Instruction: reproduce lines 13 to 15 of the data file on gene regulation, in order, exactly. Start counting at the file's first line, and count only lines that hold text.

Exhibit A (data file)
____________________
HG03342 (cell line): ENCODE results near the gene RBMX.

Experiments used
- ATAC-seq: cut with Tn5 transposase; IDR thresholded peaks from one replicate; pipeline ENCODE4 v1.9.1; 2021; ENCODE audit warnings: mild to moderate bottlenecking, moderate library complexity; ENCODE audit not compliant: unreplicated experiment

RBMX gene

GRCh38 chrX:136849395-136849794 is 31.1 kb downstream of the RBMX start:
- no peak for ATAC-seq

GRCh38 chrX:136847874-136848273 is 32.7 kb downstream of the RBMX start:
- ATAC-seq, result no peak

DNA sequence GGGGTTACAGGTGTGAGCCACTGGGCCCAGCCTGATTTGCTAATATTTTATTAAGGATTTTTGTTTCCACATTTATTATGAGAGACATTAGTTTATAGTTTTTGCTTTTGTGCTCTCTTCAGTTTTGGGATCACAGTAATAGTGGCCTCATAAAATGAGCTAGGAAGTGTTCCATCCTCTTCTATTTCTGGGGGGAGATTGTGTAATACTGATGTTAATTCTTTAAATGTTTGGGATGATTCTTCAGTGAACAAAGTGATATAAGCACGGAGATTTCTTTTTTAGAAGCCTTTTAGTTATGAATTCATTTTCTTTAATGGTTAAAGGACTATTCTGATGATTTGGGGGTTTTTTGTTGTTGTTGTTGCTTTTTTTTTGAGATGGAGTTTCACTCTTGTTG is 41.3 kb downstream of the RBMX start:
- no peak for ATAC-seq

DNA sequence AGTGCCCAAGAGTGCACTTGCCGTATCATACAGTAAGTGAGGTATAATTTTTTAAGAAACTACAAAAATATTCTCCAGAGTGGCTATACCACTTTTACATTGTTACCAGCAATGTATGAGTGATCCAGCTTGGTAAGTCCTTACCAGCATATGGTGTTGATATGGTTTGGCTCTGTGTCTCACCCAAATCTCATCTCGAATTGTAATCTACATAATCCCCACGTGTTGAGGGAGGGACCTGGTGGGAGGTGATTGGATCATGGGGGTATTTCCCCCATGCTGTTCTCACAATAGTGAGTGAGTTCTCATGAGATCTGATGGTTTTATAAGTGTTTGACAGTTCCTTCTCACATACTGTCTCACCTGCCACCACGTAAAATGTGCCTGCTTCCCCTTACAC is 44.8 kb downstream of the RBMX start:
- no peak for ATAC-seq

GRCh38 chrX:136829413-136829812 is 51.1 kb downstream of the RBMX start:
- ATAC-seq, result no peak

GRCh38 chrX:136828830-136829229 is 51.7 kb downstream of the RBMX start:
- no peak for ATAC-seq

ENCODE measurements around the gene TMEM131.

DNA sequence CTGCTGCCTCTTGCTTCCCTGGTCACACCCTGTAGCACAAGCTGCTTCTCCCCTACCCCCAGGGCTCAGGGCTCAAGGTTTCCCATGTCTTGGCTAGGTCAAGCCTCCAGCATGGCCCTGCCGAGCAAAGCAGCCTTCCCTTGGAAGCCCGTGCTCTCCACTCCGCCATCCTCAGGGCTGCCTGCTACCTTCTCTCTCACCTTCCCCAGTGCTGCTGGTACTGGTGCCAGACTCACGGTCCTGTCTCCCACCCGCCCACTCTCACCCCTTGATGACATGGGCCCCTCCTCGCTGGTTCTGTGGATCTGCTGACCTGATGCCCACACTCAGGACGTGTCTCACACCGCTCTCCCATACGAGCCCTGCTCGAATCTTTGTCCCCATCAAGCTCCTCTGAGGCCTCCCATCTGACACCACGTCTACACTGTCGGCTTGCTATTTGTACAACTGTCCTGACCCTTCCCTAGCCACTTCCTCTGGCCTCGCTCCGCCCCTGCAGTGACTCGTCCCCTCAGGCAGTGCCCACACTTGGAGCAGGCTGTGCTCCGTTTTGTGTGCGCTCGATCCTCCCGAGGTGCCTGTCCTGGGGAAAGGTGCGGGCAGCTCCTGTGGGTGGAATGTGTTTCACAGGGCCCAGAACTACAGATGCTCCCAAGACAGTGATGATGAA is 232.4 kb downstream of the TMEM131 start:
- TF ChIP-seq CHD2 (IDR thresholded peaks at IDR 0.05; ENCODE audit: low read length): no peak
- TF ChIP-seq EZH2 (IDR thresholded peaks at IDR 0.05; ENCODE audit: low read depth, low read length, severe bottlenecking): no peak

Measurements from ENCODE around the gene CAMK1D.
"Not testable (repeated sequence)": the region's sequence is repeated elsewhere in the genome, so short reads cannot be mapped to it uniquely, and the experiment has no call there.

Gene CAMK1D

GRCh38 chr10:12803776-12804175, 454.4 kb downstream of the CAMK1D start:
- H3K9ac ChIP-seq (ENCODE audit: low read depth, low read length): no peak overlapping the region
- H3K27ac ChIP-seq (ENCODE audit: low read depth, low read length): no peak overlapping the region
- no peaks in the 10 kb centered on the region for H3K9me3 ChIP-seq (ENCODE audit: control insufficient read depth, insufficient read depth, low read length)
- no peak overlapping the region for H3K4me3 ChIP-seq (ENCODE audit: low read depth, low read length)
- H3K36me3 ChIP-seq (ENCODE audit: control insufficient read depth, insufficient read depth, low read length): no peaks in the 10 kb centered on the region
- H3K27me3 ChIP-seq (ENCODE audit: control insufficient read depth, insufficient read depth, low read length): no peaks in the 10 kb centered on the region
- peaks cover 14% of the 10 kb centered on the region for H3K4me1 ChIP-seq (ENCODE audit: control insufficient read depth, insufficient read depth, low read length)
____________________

GRCh38 chrX:136829413-136829812 is 51.1 kb downstream of the RBMX start:
- ATAC-seq, result no peak

GRCh38 chrX:136828830-136829229 is 51.7 kb downstream of the RBMX start: